Investors need to be more stringent in holding companies to account if they are failing in their efforts to reach carbon neutrality, finds Andrew Holt.
Investors collectively managing more than $14trn (£10.2trn) of assets are pushing for more robust corporate governance measures to help companies hit their net zero emission targets.
At least a fifth of the world’s 2,000 largest public companies have committed to such a goal, including 52% of the high-emitting companies that investors are engaging with through the Climate Action 100+ initiative.
But the lack of standardisation in the commitments made so far pose a challenge for investors, who are increasingly looking to decarbonise their entire portfolio.
To achieve this, investors need to ensure that targets set by companies are robust and properly implemented. This is what the IIGCC, a European membership body for investor collaboration on climate change, is working to achieve.
Without sound management of corporate climate change policies, investors are exposed to higher risks while wider efforts to transition to a net zero emissions future could be undermined.
Investors are, therefore, calling on companies to do three things: one, disclose a net zero transition plan. Two, identify the director responsible for the plan. Three, provide a means for investors to have a say on progress through an annual vote.
“In order for investors to do their job as stewards of capital, companies must establish effective mechanisms to demonstrate their net zero transition plans to shareholders and outline how they will be achieved,” said Stephanie Pfeifer, IIGCC’s chief executive. “It is clear that shareholder voting and director oversight is needed to hold companies to account on their commitments to achieving a net zero future.”
Rule of three
The transition plan should use the Taskforce on Climate Related Financial Disclosures and the Climate Action 100+ Net Zero Company Benchmark as core metrics to demonstrate progress towards net zero alignment.
Meanwhile, identifying directors responsible for the plan shows investors who they should engage with, or, in addition to the chair, potentially – as a last resort – vote against if a plan has not been provided or if its implementation is insufficient.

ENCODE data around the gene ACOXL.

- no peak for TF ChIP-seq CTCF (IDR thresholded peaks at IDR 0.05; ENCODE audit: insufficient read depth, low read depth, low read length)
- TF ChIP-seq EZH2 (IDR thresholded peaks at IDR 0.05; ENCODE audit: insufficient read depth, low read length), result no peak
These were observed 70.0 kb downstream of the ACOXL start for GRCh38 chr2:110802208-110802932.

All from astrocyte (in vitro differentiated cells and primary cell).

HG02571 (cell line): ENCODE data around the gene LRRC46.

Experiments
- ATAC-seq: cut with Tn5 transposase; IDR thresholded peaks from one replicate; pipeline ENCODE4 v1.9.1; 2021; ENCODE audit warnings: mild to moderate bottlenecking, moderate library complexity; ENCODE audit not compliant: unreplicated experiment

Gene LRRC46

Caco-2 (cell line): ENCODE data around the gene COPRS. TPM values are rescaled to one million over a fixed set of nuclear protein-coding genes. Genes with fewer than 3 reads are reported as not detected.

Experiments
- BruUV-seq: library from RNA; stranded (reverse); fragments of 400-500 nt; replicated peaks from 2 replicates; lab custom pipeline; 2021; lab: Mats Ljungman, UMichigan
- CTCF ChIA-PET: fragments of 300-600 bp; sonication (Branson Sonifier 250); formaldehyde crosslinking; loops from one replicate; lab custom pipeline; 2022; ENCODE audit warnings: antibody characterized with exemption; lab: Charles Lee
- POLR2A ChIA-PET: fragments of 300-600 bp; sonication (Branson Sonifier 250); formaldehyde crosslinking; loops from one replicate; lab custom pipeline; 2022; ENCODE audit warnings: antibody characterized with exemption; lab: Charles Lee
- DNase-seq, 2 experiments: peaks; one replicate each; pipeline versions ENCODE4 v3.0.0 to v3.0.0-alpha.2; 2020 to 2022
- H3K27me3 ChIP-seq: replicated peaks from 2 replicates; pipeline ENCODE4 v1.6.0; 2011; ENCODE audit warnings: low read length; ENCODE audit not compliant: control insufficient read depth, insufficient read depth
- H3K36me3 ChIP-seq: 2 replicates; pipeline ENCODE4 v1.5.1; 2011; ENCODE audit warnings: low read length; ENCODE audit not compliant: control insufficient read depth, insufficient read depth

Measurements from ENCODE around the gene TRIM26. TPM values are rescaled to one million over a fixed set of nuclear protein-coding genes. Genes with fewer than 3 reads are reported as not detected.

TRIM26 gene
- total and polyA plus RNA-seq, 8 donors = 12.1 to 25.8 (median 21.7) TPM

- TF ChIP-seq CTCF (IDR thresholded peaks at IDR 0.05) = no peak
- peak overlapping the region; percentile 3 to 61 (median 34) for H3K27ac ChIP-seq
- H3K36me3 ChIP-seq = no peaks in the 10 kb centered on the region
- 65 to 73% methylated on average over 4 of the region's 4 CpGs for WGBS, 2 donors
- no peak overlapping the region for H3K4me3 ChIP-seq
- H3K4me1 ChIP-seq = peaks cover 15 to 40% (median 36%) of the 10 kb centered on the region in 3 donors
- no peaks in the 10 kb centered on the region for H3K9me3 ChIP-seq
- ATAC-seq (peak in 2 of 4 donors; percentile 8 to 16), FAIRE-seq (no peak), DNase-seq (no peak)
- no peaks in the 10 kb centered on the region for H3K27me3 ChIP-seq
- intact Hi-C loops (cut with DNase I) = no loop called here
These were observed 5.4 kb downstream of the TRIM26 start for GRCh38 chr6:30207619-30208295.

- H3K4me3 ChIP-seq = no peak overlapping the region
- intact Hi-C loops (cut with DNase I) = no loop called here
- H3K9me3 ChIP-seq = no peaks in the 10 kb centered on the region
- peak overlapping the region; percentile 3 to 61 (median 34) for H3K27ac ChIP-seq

Having a say on progress is important. Yet if there is no chance to vote on progress, due to weak governance conventions, then investors might consider reflecting their opinion on the implementation of the transition plan in their voting behaviour on other agenda items, such as the election of board members.
Publication of the investors’ expectations is intended to mainstream new corporate governance standards on net-zero alignment.
The aim is also to place the topic firmly on the corporate governance agenda for 2022’s AGM season, ahead of which companies will be asked to demonstrate alignment inline with investor wishes.
Following the engagement initiatives by IIGCC’s members, more than 10 companies – including Shell, Unilever, Nestle, Glencore, Iberdrola and TotalEnergies – implemented measures outlined in such statements.
Institutional investors supporting the move include the BT Pension Scheme and the Church of England Pension Board.
“Investors are increasingly setting net zero goals to address climate change, but to be successful, the companies in which they invest have to be aligned,” said Victoria Barron, head of sustainable investment at BT’s pension scheme.
“Growing numbers of companies are developing net zero plans recognising that climate change is a core consideration. But we need more urgent action and more consistent disclosure,” she added.
Adam Matthews, chief responsible investment officer at the Church of England Pensions Board, said: “Time is against us and if a company is to carry the confidence of their shareholders they need credible transition plans with clear short, medium and long-term targets covering all material emissions.
“Directors will be voted out if the plans are not credible, do not provide a clear basis to deliver targets or if companies are not delivering against them,” he added.
Investors involved in engagement through Climate Action 100+ will be pressing to put the expectations into practice through related company engagements.
Overall, the process represents a big drive to a secure a step change in corporate governance on climate risk.